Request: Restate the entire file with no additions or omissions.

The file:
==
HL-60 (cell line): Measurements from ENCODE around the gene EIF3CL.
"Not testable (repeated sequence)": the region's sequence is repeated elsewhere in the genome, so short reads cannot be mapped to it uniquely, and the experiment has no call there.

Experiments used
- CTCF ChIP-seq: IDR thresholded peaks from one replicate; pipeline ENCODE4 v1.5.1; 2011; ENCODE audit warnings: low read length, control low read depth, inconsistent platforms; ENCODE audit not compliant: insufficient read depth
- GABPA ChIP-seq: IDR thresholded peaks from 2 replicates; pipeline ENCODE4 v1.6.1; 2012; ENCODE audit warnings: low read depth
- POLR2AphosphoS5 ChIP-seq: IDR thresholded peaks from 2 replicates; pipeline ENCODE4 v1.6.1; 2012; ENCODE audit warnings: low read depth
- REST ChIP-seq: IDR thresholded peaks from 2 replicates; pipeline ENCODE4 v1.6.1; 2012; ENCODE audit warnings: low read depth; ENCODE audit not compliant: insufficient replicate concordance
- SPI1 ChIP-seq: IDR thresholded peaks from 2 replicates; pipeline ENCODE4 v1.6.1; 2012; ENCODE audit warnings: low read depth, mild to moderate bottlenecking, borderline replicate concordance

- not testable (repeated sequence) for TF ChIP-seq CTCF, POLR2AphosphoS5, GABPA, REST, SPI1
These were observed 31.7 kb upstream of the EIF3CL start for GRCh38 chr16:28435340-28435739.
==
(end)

HL-60 (cell line): Measurements from ENCODE around the gene EIF3CL.
"Not testable (repeated sequence)": the region's sequence is repeated elsewhere in the genome, so short reads cannot be mapped to it uniquely, and the experiment has no call there.

Experiments used
- CTCF ChIP-seq: IDR thresholded peaks from one replicate; pipeline ENCODE4 v1.5.1; 2011; ENCODE audit warnings: low read length, control low read depth, inconsistent platforms; ENCODE audit not compliant: insufficient read depth
- GABPA ChIP-seq: IDR thresholded peaks from 2 replicates; pipeline ENCODE4 v1.6.1; 2012; ENCODE audit warnings: low read depth
- POLR2AphosphoS5 ChIP-seq: IDR thresholded peaks from 2 replicates; pipeline ENCODE4 v1.6.1; 2012; ENCODE audit warnings: low read depth
- REST ChIP-seq: IDR thresholded peaks from 2 replicates; pipeline ENCODE4 v1.6.1; 2012; ENCODE audit warnings: low read depth; ENCODE audit not compliant: insufficient replicate concordance
- SPI1 ChIP-seq: IDR thresholded peaks from 2 replicates; pipeline ENCODE4 v1.6.1; 2012; ENCODE audit warnings: low read depth, mild to moderate bottlenecking, borderline replicate concordance

- not testable (repeated sequence) for TF ChIP-seq CTCF, POLR2AphosphoS5, GABPA, REST, SPI1
These were observed 31.7 kb upstream of the EIF3CL start for GRCh38 chr16:28435340-28435739.